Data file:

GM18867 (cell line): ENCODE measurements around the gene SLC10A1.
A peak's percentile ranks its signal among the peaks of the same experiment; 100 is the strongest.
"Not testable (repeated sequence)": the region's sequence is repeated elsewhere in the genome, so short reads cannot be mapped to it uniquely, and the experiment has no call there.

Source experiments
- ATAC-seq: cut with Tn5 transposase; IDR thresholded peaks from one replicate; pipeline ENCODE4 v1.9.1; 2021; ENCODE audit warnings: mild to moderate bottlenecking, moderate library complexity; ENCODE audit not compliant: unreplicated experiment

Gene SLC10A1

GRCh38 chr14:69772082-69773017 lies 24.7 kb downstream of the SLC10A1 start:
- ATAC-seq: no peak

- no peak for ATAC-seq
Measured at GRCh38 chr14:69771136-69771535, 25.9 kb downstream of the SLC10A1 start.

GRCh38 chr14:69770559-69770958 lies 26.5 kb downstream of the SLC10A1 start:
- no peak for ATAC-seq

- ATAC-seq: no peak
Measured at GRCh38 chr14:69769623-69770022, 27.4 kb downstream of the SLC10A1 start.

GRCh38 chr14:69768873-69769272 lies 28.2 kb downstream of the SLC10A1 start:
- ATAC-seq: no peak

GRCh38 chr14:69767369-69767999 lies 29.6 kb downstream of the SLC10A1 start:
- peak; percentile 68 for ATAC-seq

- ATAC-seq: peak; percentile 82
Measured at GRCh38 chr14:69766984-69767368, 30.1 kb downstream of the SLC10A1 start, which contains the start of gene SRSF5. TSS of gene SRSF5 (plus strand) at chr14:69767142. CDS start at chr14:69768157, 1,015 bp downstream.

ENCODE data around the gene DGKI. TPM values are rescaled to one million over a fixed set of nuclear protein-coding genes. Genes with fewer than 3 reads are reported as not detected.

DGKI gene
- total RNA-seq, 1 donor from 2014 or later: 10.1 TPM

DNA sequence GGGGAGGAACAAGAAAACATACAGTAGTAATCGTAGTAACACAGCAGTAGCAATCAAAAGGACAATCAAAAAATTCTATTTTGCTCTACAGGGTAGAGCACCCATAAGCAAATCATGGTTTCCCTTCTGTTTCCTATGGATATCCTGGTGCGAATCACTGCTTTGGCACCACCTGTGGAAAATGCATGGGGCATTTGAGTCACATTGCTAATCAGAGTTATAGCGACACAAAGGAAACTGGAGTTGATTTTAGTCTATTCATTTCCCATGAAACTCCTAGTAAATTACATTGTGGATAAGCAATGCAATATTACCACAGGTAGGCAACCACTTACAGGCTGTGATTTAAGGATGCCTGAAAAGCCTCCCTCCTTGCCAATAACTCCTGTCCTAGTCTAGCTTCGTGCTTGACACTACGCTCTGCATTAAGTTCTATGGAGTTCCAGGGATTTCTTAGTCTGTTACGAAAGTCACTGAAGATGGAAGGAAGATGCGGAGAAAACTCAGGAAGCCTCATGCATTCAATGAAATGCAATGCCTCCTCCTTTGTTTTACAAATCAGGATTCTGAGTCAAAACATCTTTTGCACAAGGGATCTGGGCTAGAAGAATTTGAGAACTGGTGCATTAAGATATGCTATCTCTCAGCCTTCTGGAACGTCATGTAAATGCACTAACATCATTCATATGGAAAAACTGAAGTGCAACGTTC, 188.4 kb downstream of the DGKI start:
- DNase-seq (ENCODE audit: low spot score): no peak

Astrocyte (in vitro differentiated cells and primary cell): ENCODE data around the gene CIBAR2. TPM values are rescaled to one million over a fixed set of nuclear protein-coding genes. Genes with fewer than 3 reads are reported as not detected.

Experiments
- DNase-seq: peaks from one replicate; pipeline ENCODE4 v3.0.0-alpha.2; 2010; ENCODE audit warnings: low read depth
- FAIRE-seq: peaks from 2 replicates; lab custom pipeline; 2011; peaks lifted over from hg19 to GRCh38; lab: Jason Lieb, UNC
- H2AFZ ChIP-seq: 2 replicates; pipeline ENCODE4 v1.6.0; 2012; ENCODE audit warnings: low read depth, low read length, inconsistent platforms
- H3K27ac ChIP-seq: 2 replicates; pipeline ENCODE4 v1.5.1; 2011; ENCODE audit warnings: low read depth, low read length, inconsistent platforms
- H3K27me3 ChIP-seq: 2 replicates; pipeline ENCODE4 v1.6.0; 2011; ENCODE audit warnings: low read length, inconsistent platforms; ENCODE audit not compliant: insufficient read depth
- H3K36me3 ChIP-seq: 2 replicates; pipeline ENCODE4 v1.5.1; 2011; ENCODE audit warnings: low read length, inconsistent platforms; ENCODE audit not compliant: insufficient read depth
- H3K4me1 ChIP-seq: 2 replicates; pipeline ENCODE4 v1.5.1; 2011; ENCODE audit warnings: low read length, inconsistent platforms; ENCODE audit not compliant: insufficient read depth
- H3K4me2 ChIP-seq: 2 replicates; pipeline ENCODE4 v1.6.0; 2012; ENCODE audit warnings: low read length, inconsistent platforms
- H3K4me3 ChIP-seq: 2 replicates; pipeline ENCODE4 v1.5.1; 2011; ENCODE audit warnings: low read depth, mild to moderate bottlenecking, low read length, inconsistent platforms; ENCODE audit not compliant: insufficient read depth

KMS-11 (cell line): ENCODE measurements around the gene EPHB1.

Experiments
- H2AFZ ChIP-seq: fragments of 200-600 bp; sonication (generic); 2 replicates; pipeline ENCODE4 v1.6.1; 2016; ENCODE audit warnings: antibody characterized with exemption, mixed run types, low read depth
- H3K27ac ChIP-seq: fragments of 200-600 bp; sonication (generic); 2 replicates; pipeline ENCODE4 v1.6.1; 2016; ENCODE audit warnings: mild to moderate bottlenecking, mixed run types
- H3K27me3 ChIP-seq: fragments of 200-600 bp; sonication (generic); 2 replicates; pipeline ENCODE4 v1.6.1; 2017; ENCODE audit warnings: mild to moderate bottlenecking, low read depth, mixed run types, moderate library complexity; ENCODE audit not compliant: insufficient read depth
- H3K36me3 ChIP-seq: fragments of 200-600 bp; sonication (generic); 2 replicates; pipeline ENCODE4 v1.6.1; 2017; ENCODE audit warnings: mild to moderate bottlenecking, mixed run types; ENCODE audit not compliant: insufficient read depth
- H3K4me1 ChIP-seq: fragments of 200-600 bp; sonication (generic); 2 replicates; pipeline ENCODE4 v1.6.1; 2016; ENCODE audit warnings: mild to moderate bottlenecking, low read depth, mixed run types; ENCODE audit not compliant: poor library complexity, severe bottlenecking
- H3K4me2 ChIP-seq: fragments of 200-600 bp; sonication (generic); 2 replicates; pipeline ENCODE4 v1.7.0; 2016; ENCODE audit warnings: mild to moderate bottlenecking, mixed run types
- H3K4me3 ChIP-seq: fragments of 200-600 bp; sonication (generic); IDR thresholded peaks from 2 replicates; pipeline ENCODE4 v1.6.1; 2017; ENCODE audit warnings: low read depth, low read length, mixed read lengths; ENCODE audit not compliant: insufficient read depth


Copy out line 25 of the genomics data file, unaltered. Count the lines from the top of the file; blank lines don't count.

- DNase-seq (ENCODE audit: low spot score): no peak